Charlie Brown is back in Tokyo, and he’s not happy. Every five years or so, the Charles Schulz character hits Japan with fellow “Peanuts” pal Lucy and her football. It’s a recurring theme of the cartoon: Lucy convincing Charlie time and time again to take a big running start to kick the ball. This time, Lucy insists, she won’t yank it away, sending Charlie down into the mud. And once again, Charlie looks up from the ground disgusted by his gullibility.

This pattern is familiar to Japan investors wondering how, oh how, they got suckered again. They went for it in the early 2000s when Prime Minister Junichiro Koizumi promised to let markets kick away, and again in 2009 with Yukio Hatoyama and Naoto Kan in 2010. Then came Shinzo Abe’s turn to win investors’ trust, and he did so dazzlingly. But dismal economic data and sliding stocks are sending investors into the mud, ruing their naivete — again.

Abe’s bigger football gag is on voters, of course. Sunday’s election marks at least the third time he’s gotten the people to support his Abenomics scheme. Even though deflation is deepening, retail sales and industrial production are sputtering and corporate profits are evaporating, Abe is holding the ball and saying “come on, trust me” to 127 million people (polls suggest they will). Before long, though, they’ll be dusting themselves off as Abe ignores pro-growth reforms and focuses elsewhere — on amending the Constitution, Tokyo’s security footprint abroad and prettying up Japan’s World War II exploits. As markets quake over “Brexit,” is it time for “Abexit?”

It’s not my right to tell the Japanese who to vote for in the July 10 Upper House election. But Katsuya Okada, leader of the opposition Democratic Party, was absolutely right to call Abenomics a lost opportunity in a Bloomberg News interview. With a clear plan to revive Japan, majorities in both houses of the Diet and decent approval numbers, Abe should’ve been the leader to execute the shock therapy on which Tokyo punted forward for decades. Abe, let’s face it, has proven to be far more of a Lucy than Joseph Schumpeter.

Admittedly, Abe was always an odd reformer. The pampered scion of a political dynasty and leader of a party that ruled Japan with a couple of brief interruptions since 1955 upending the system? Nevertheless, his return to the premiership in 2012 was heralded as Japan’s Margaret Thatcher-Ronald Reagan moment. His three “arrows” — monetary expansion, fiscal support and deregulation — were a good start. But the key elements of Abe’s second and third arrows never materialized.

With another recession beckoning, you’d think the opposition would be making big inroads. Yet the Democratic Party hasn’t articulated a viable alternative to Abenomics.

Okada’s party would greatly increase their vote tally by taking two immediate steps. One, promise to implement Abenomics, not just give lip service to loosening labor markets, increasing entrepreneurship, empowering women and forcing companies to adhere to international standards of governance and accountability. Two, go far beyond what the Abe administration has pledged.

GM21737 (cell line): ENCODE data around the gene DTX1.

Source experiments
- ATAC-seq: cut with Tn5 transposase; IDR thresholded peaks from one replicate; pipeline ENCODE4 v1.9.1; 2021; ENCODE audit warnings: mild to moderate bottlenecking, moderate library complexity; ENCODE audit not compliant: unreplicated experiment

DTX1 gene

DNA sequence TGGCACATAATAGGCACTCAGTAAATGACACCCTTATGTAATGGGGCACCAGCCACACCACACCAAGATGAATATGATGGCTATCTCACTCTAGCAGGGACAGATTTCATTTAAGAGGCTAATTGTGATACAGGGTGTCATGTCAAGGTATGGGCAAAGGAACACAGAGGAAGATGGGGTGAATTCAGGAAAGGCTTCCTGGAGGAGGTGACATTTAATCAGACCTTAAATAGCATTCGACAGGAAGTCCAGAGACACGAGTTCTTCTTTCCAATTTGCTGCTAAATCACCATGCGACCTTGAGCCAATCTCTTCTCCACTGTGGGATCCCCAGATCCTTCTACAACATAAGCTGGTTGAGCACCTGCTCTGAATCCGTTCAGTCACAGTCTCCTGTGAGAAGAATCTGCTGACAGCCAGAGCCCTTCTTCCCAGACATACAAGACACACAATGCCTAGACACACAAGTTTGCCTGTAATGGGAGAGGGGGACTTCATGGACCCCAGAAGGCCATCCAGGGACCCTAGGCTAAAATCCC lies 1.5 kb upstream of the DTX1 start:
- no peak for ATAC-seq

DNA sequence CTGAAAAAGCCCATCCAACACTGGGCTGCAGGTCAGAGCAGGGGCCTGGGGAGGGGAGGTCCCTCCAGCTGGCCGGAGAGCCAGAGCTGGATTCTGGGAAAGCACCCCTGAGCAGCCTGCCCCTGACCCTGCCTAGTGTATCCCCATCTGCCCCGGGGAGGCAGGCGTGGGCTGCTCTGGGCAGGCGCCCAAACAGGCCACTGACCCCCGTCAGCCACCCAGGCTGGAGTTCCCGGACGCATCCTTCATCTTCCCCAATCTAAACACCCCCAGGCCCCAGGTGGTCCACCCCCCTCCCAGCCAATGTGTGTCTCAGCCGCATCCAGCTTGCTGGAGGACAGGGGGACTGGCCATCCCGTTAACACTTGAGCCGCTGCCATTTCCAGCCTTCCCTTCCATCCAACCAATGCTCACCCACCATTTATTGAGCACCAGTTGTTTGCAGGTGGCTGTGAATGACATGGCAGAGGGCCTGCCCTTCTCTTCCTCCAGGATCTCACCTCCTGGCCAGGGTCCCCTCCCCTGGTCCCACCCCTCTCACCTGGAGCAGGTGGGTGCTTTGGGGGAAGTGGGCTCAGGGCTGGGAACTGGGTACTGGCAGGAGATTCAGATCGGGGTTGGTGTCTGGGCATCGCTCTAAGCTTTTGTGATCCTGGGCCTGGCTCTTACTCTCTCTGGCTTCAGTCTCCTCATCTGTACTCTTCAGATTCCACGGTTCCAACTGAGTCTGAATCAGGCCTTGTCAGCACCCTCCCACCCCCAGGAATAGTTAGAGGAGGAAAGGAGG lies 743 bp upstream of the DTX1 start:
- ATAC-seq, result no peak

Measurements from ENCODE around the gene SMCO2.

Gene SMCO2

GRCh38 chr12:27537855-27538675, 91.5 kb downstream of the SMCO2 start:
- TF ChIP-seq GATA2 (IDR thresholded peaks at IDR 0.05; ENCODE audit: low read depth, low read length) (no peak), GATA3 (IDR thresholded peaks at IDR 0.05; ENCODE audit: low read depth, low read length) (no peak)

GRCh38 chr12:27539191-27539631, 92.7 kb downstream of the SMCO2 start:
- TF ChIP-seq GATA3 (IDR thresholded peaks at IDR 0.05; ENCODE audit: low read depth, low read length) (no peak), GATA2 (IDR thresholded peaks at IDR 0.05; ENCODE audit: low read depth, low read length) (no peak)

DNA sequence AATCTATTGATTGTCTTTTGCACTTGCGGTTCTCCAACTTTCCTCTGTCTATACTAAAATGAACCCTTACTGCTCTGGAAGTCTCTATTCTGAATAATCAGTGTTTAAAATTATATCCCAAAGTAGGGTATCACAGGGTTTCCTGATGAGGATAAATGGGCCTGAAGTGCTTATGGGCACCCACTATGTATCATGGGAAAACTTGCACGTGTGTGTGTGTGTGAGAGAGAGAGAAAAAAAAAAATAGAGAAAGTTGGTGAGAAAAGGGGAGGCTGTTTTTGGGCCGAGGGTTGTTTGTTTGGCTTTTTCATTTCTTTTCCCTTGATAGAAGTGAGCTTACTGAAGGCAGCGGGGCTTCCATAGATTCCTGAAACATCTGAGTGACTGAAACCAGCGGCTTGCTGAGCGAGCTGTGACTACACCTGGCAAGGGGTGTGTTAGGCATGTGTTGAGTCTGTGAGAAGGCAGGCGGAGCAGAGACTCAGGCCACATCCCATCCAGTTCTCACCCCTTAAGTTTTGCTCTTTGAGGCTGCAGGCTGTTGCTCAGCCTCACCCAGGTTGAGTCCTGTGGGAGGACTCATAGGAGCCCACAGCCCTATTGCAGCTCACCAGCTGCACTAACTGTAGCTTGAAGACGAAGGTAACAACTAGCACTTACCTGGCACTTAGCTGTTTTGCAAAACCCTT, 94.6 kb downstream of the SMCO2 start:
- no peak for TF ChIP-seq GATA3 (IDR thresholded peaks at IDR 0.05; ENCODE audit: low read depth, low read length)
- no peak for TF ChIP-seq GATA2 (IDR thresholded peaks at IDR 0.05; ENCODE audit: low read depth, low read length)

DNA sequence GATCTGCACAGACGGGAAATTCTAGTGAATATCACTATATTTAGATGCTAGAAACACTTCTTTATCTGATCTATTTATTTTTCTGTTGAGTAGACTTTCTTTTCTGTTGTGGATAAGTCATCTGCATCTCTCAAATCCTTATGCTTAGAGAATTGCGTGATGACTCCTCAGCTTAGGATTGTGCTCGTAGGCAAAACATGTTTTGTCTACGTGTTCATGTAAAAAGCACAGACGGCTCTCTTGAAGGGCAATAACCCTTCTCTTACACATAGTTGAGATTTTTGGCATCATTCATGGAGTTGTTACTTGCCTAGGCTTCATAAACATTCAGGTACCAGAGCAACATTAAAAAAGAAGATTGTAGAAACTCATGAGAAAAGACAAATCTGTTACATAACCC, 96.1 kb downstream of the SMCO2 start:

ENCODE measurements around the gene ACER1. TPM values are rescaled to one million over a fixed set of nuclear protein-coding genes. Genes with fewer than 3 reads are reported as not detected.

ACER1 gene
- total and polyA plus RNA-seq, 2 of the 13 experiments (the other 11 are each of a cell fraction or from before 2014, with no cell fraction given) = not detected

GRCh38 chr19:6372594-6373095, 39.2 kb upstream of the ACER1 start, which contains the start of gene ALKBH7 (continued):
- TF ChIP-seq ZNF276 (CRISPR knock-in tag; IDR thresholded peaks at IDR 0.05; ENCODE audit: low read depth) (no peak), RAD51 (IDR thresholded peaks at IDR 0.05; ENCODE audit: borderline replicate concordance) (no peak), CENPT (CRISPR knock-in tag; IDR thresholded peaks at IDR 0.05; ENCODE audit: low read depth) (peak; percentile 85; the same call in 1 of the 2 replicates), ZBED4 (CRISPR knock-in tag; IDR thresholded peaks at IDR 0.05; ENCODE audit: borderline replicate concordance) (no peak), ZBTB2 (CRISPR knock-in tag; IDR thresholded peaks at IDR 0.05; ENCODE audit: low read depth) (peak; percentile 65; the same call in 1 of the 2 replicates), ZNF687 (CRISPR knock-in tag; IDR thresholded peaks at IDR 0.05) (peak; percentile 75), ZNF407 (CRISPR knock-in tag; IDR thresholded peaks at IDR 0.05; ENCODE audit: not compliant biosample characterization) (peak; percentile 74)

As I said, Abenomics is a good start, but there’s nothing bold or innovative about it — merely an obvious list of steps Tokyo should’ve taken 15 years ago. Much more is needed to shake up a sclerotic and rigid system still clinging to memories of the 1980s glories days.

The first step is letting the Bank of Japan take a breather. From day one, Gov. Haruhiko Kuroda led the stimulus charge, pumping untold trillions of dollars into the economy, devaluating the yen and cornering the bond and stock markets. He’s effectively achieved none of the BOJ’s goals. The reason: Only by taking the structural weights off the economy’s ankles can growth accelerate and wages increase.

Along with implementing Abe’s third arrow, opposition officials should act immediately to eliminate red tape and offer tax holidays for startups; penalize huge companies sitting on $2 trillion of cash better used boosting wages; lower trade barriers ahead of the Trans-Pacific Partnership; champion renewable energy over nuclear; impose quotas for female executives and Cabinet ministers; increase immigration; penalize banks that horde public debt rather than extend credit; curb corporate malfeasance; encourage an end to seniority-based promotions; ramp up English training so Japan can better compete; write up more flexible work hours; offer new training and education initiatives; and devise ways to put cash directly into consumers’ hands.

Abe’s boosters counsel patience. Change takes time in Japan and Abenomics requires a few more years to kick in, they argue. I’d be more convinced if Abe had put a single major reform win on the scoreboard. After 42 months, you’d think he’d have more to brag again than milquetoast moves to trash the yen, put government pensions in harm’s way and open a few day care centers. And what makes those conned by Abenomics think Japan has time on its side?

We’re living in “China years” that speed up the need for older and richer countries to adapt with each 12-month interval. Japan was already falling behind in 2010 when China’s economy became the world’s second biggest. And Abe’s three-and-half years of yanking away the reform ball, Lucy-style, just prolonged the nation’s malaise.

As Tokyo mulls the fallout from U.K. voters ditching the European Union, it’s tempting to game out a scenario where Japan’s voters confound the conventional wisdom and scurry toward Abexit. Change at the very top may be just the thing to get Tokyo’s eye on the ball.

Based in Tokyo, William Pesek is executive editor of Barron’s Asia and writes on Asian economics. www.barronsasia.com

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